In just two weeks our economic prospects have worsened considerably. In the eyes of the International Monetary Fund (IMF), at least.On October 13, in its World Economic Outlook, the IMF estimated that the UK economy would contract by -9.8% this year and grow by 5.9% next.On Thursday, it lowered those forecasts to -10.4% and +5.7% respectively."The second-wave risk has materialised," said Kristalina Georgieva, the IMF’s Managing Director.
Although she believes that while the the resurgence of the virus and the reimposition of restrictions to contain it will knock the wind out of the recovery, it is unlikely to cause another recession."We are not projecting a dramatic drop in activity of the kind we had in March," she said.
"The recovery will be held back but it is still a recovery from the full-blown lockdown."
There’s a logic to this.
A lot of economic activity has moved online in the last six months and we’ve learned to work from home.
The IMF assumes this will enable us to adapt better to another period of disruption.
It’s also likely that those businesses which are most exposed to the tightening restrictions - in hospitality, leisure, transport and some parts of retail - won’t be hit quite as hard by a second wave, although that’s principally because their sales have never fully recovered from the first one.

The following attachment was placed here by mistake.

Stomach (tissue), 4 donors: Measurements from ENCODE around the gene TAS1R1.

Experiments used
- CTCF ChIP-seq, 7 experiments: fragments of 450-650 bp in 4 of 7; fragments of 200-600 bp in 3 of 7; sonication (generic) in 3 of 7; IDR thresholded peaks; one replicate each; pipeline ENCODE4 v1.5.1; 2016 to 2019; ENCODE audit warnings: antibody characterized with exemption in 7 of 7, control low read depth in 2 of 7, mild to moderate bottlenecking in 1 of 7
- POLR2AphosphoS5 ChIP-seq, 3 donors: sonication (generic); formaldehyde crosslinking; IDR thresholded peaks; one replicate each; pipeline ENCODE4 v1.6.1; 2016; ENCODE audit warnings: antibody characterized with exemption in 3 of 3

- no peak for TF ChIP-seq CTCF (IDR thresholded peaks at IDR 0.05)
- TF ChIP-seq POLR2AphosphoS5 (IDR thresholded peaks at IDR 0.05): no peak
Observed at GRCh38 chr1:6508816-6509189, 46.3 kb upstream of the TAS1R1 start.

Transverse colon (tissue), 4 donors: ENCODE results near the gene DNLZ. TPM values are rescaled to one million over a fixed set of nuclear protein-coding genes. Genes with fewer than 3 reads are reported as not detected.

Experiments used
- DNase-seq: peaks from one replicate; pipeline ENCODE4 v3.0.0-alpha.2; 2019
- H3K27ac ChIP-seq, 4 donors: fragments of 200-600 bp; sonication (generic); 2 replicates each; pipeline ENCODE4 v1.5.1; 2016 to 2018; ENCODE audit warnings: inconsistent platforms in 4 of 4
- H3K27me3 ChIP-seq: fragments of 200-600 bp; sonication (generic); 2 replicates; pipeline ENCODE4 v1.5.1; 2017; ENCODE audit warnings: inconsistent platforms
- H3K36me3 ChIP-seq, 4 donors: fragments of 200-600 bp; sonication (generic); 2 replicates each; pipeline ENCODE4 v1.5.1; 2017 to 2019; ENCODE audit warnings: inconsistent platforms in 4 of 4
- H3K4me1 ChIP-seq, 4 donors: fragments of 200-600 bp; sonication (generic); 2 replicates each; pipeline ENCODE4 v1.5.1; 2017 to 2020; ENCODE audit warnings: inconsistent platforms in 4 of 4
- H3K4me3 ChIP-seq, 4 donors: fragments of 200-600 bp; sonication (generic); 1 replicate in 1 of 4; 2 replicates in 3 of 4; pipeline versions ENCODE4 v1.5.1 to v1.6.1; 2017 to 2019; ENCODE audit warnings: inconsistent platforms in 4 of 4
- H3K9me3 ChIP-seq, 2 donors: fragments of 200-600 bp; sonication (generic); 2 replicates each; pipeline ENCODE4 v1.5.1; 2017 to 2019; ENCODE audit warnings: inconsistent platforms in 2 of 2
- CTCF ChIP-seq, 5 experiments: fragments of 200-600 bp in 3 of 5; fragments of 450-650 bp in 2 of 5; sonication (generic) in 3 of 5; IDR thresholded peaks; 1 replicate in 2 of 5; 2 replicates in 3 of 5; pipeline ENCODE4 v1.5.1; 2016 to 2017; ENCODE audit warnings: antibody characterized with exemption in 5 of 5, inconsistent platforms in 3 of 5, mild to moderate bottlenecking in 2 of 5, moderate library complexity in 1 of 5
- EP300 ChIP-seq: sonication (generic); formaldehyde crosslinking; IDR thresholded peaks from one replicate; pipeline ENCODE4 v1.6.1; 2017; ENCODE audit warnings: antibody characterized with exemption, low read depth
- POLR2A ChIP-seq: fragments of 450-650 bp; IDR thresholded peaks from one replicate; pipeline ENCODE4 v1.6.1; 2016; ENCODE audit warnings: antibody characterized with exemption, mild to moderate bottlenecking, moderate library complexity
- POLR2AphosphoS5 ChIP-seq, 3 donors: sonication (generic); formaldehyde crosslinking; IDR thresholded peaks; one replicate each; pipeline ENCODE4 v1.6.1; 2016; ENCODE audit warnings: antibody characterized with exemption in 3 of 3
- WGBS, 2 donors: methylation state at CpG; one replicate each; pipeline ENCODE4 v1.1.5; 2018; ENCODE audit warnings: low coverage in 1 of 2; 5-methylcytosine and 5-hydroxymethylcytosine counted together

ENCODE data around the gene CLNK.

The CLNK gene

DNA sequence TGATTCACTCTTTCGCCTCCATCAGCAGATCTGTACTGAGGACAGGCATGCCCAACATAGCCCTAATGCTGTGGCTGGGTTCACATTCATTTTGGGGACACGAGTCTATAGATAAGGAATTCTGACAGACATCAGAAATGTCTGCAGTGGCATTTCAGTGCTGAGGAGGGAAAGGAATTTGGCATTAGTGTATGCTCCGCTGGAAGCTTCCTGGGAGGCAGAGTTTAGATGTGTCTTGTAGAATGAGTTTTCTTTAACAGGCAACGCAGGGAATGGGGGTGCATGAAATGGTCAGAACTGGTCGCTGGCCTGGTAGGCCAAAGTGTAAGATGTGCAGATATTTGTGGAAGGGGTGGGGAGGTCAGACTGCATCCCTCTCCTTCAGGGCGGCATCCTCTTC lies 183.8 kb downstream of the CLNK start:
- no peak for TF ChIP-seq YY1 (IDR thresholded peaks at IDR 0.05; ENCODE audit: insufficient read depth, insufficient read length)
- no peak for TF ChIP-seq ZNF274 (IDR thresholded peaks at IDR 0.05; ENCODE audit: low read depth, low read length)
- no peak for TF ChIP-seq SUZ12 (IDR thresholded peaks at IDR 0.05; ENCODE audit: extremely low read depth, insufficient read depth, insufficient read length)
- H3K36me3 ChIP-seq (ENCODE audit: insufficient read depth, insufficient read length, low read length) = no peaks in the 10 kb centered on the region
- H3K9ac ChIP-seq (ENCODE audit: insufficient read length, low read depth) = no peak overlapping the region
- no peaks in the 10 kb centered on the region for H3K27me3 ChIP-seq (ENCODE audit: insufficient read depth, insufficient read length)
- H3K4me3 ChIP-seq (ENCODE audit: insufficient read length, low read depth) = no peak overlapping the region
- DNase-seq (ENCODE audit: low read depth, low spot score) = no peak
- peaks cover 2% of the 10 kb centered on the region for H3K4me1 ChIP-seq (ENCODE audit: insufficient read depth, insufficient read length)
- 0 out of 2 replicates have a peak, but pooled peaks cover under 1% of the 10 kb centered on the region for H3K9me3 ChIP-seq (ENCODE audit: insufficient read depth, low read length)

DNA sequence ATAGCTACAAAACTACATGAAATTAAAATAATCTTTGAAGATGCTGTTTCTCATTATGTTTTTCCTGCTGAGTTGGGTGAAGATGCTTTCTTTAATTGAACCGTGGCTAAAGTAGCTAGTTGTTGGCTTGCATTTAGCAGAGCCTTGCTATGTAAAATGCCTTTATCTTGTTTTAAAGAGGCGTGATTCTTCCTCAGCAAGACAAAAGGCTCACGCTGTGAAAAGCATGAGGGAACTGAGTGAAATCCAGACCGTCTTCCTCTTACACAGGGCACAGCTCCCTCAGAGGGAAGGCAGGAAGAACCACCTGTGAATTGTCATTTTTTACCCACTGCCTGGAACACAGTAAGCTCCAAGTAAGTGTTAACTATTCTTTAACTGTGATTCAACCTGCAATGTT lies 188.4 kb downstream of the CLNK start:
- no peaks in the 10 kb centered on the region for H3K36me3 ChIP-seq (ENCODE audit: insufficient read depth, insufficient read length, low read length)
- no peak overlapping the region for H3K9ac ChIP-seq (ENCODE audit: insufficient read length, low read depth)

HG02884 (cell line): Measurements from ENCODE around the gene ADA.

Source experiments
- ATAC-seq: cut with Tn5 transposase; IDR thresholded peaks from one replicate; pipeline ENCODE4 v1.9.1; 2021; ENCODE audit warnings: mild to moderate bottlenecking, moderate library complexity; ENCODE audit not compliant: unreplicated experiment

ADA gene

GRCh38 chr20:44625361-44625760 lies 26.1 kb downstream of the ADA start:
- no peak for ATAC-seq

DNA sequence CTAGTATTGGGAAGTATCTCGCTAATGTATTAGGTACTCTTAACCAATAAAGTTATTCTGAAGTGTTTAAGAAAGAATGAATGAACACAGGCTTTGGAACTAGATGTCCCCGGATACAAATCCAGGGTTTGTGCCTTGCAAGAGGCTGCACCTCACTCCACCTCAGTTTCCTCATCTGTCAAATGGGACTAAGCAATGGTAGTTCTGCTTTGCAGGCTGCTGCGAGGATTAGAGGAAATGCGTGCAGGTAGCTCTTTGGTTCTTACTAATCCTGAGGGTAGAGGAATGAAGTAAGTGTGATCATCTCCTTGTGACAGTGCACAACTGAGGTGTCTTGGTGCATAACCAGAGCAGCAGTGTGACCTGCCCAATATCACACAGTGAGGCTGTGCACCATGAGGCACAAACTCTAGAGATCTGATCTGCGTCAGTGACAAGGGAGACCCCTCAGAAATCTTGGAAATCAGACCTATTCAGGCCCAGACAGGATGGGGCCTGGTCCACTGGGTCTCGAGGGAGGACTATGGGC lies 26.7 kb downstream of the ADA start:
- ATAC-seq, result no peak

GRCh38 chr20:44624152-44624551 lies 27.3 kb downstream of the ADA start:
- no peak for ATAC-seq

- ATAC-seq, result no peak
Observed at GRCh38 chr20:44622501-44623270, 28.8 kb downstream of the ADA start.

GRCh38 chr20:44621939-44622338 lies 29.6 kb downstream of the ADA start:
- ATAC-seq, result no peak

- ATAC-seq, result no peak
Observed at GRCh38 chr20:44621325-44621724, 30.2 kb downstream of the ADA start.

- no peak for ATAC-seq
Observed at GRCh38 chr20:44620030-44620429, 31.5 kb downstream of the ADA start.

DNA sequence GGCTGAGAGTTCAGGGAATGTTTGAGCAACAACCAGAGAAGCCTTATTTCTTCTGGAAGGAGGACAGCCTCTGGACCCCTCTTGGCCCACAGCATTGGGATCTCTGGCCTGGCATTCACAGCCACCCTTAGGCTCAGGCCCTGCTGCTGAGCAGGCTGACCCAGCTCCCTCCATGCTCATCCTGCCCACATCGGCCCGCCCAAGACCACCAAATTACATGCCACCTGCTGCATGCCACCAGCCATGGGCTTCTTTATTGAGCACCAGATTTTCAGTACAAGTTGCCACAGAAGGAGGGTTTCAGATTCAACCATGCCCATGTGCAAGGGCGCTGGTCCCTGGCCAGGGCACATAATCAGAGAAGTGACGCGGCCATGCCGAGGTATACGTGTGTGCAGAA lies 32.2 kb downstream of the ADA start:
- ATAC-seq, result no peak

When you’re on your knees, the fall is less great but that’s hardly cause for cheer.Hardship lies ahead again.
The IMF praises the UK’s "aggressive policy response" to-date, which it describes as "one of the best examples of coordinated action globally", but it urges the government to go further.Ongoing financial support for businesses and households is "essential" and there’s room for the chancellor to "be agile and flexible" in cutting taxes and increasing spending to support growth.At some stage the government will need to demonstrate it can afford to repay the hundreds of billions of pounds it is borrowing but "fiscal consolidation" should be "gradual" and should begin when the crisis is over."The economy is a ship in rough waters and it has not yet come to shore and been anchored," Georgieva insists, strongly suggesting that it will be impossible for the government to start to reduce both the deficit and the national debt without raising VAT and possibly income tax - something the Conservatives pledged not to do in their election manifesto a year ago.The outlook is grim and the IMF says the risks are "weighted to the downside".
Brexit is one of those things that could still go wrong.The IMF believes failure to secure a CETA-style trade agreement with European Union in the coming days "could bring more persistent unemployment and corporate balance sheet stress".Translation: no deal would be a disaster.